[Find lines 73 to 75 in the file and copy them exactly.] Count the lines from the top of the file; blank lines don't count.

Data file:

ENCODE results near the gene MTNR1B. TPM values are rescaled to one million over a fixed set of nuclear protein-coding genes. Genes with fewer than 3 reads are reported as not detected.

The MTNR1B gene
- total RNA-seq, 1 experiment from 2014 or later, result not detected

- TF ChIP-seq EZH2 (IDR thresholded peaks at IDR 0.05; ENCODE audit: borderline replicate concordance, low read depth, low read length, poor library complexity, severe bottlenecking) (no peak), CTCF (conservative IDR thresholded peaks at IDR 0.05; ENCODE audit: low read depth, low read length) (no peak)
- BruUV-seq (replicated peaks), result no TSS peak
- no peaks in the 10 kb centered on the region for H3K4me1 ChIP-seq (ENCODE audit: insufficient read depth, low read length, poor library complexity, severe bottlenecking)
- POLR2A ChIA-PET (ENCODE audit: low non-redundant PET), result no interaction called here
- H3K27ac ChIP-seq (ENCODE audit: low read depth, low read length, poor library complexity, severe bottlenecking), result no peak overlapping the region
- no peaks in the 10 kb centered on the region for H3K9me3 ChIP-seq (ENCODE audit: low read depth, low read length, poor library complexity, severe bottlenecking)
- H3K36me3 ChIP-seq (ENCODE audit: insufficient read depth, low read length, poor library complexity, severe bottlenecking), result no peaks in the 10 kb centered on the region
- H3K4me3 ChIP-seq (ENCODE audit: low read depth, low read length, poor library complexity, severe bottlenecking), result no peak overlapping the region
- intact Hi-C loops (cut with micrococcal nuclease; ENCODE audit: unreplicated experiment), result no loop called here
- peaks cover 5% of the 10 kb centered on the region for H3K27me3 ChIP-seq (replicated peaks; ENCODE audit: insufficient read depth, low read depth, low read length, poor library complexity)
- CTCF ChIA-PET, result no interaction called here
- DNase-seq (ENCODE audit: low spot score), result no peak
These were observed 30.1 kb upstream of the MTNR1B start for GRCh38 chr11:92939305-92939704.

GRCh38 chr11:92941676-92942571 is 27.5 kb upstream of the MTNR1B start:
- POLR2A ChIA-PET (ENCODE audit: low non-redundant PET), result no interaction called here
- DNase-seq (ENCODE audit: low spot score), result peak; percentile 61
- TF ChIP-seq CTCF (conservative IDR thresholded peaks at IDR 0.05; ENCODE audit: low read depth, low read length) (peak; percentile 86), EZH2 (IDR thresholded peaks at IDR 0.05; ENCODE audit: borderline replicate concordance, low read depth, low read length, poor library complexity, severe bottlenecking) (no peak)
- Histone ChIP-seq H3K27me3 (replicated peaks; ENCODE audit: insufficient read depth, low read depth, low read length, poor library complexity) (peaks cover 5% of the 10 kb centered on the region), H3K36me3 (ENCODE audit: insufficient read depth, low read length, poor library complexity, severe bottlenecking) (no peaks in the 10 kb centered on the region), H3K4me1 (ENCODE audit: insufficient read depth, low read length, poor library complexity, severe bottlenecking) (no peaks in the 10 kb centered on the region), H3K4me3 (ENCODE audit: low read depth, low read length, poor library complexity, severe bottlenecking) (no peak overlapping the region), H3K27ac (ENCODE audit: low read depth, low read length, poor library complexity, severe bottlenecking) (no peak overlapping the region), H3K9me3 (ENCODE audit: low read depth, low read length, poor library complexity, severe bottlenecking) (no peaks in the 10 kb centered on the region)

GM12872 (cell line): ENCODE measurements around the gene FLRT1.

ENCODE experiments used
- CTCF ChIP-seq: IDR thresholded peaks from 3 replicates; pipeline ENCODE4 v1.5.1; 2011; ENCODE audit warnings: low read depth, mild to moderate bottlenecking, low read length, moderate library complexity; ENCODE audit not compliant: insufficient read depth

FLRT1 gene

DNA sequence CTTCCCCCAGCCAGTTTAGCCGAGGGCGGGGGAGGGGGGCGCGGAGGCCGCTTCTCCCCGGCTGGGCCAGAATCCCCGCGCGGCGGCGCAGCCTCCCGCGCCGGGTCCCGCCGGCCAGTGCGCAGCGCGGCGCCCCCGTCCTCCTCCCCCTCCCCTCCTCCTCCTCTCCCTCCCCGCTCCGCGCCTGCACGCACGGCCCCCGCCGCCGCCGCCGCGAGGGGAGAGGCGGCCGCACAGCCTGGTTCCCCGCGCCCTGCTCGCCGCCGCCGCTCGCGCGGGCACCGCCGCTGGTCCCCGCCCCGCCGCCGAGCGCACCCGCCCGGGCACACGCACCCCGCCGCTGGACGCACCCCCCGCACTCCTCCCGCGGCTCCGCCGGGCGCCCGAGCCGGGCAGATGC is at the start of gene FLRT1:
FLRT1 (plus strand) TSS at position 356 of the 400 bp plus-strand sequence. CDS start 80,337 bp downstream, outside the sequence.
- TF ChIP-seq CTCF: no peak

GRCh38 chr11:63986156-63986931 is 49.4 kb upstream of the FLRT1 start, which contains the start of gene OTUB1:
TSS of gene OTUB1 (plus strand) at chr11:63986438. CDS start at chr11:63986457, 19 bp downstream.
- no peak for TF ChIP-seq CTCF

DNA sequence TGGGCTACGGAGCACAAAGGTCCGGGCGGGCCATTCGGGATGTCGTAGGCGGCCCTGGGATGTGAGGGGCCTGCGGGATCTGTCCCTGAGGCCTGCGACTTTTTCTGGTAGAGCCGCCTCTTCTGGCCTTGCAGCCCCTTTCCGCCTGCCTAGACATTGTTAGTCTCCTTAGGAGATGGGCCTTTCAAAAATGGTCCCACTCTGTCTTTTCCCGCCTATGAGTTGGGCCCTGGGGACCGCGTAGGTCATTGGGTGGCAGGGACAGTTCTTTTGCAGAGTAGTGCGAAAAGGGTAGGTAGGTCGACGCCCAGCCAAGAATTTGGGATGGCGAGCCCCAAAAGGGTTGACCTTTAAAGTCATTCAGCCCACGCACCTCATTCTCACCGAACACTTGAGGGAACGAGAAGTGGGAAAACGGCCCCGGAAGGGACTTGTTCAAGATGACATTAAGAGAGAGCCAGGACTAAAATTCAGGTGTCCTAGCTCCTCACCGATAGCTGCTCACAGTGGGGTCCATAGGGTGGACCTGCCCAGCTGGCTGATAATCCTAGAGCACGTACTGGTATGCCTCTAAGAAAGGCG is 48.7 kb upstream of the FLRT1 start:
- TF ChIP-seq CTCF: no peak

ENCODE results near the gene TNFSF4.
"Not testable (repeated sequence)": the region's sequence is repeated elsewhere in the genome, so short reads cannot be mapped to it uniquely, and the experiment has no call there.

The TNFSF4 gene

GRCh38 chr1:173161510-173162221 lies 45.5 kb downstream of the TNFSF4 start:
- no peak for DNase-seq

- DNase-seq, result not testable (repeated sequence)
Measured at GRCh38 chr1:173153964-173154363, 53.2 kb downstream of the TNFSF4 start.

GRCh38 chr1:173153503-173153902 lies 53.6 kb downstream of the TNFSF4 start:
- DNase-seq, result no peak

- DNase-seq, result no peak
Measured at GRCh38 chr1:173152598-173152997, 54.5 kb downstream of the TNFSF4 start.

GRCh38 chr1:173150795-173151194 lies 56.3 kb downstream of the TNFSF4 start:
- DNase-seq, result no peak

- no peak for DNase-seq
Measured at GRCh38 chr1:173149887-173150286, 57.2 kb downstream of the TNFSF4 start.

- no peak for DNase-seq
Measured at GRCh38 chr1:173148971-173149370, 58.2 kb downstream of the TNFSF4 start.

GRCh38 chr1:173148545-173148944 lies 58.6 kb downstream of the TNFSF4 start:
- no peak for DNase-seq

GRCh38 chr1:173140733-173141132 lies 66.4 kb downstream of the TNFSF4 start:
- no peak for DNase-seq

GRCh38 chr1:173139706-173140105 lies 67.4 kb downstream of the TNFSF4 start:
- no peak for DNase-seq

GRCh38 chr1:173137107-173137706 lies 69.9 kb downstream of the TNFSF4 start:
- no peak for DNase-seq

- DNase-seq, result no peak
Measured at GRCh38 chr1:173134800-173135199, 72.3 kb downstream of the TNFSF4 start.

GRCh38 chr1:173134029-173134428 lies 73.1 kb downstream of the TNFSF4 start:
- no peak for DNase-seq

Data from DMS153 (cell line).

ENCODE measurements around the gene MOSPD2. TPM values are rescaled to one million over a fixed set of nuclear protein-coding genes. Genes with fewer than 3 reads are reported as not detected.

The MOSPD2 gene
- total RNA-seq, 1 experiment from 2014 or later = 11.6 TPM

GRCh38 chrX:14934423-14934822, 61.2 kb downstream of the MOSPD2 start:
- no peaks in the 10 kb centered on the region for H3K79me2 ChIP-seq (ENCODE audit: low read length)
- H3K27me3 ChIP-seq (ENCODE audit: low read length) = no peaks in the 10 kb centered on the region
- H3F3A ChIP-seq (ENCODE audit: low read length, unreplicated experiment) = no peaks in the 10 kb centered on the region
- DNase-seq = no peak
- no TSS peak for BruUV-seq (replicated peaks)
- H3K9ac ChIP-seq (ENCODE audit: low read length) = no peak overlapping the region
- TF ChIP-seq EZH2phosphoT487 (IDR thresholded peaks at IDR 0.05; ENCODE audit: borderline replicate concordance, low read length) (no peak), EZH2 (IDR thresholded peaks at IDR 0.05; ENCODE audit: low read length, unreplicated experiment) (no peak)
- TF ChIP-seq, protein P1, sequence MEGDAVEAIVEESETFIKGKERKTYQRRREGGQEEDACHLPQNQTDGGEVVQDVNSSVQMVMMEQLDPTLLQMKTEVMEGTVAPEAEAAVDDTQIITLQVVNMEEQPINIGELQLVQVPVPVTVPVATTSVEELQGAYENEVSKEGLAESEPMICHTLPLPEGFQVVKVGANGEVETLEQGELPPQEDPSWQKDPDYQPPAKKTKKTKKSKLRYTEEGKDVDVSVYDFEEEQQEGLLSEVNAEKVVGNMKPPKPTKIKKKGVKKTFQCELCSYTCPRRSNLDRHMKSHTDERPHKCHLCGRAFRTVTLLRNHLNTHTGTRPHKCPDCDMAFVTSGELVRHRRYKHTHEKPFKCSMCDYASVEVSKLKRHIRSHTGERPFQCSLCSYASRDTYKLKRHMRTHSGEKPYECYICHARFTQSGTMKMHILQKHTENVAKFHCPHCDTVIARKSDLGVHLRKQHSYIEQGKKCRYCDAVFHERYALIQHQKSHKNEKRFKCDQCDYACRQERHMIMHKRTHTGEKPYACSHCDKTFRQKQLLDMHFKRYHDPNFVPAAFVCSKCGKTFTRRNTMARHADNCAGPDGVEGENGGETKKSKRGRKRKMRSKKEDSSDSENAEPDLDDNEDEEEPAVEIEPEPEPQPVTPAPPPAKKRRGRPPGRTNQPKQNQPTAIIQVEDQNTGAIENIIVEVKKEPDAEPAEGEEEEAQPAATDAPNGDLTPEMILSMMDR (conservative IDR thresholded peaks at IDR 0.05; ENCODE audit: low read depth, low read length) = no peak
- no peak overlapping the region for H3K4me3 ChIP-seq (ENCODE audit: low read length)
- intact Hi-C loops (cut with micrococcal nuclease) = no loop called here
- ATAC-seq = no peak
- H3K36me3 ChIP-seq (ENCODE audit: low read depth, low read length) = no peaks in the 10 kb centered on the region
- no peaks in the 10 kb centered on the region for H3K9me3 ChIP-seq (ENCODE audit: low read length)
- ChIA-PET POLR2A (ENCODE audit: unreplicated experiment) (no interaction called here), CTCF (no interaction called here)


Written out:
- H3K9ac ChIP-seq (ENCODE audit: low read length) = no peak overlapping the region
- TF ChIP-seq EZH2phosphoT487 (IDR thresholded peaks at IDR 0.05; ENCODE audit: borderline replicate concordance, low read length) (no peak), EZH2 (IDR thresholded peaks at IDR 0.05; ENCODE audit: low read length, unreplicated experiment) (no peak)
- TF ChIP-seq, protein P1, sequence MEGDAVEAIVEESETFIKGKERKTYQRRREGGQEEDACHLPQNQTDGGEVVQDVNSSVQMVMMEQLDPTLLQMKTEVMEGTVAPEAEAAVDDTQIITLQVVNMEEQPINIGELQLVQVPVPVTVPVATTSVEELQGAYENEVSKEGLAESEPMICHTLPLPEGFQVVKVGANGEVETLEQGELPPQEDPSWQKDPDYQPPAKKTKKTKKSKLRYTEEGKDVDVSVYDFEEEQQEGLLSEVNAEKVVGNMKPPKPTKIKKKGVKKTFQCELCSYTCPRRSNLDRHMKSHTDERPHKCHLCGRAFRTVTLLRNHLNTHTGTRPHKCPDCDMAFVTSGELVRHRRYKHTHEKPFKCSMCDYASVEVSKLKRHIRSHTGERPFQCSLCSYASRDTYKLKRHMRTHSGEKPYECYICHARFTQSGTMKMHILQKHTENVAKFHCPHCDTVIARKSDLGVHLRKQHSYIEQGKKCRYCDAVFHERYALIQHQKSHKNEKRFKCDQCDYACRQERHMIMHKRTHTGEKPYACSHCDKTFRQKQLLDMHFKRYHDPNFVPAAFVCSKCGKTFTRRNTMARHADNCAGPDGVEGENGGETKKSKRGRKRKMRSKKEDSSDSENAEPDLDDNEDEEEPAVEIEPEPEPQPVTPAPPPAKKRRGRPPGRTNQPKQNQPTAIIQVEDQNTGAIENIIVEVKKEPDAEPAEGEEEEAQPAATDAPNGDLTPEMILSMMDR (conservative IDR thresholded peaks at IDR 0.05; ENCODE audit: low read depth, low read length) = no peak